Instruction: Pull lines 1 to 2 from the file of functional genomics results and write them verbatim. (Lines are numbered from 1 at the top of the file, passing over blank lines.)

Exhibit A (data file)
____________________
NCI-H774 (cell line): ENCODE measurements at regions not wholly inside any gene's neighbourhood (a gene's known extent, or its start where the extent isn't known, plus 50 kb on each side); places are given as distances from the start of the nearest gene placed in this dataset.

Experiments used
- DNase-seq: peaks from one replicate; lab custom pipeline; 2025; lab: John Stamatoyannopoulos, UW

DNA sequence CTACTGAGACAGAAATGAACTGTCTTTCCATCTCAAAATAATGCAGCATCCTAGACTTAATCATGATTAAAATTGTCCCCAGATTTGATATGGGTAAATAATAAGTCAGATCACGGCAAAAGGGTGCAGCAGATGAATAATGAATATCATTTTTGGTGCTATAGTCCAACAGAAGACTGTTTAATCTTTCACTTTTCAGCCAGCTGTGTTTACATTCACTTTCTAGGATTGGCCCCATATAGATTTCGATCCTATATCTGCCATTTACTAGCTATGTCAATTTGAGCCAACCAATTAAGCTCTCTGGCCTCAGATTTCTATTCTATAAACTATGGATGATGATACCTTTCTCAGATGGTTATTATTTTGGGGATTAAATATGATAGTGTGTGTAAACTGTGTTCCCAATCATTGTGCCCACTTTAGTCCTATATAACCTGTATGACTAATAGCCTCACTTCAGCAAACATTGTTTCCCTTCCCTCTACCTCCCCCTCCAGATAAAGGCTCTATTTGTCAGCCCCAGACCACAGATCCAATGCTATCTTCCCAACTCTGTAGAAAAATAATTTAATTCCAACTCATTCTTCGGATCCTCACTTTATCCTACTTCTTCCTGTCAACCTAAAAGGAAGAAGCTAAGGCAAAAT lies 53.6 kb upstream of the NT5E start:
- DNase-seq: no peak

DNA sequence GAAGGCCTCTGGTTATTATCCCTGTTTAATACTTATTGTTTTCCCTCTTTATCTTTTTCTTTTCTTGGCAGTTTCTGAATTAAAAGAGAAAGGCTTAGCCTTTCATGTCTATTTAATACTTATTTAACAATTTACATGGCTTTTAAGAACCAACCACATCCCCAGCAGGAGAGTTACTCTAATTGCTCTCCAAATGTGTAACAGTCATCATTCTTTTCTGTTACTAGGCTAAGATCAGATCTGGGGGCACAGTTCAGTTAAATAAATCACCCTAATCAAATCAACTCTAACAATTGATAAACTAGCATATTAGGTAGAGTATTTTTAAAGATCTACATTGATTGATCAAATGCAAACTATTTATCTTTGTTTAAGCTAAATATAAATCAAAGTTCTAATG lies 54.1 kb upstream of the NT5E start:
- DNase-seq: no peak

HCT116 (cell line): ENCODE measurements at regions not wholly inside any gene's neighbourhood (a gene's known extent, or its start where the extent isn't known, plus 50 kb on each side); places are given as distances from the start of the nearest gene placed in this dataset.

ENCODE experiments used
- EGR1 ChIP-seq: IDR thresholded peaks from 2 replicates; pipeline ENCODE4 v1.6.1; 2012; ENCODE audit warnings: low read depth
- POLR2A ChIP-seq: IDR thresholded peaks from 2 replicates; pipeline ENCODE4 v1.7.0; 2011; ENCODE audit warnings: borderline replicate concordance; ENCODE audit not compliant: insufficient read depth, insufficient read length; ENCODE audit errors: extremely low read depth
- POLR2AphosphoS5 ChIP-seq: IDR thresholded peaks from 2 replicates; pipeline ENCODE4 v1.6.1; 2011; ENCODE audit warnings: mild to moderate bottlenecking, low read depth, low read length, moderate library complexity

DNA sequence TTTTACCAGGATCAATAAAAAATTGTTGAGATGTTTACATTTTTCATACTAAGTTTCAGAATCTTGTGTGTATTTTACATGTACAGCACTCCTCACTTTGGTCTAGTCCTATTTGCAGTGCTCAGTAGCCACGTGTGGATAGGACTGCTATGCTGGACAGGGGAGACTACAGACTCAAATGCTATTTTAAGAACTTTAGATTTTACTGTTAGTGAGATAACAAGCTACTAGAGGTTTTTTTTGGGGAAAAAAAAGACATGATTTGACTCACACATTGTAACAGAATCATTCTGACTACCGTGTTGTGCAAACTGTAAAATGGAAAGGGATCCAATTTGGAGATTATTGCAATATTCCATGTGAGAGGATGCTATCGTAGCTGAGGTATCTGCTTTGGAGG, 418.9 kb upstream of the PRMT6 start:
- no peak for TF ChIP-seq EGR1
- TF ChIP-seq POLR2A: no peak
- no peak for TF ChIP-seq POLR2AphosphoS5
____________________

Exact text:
NCI-H774 (cell line): ENCODE measurements at regions not wholly inside any gene's neighbourhood (a gene's known extent, or its start where the extent isn't known, plus 50 kb on each side); places are given as distances from the start of the nearest gene placed in this dataset.

Experiments used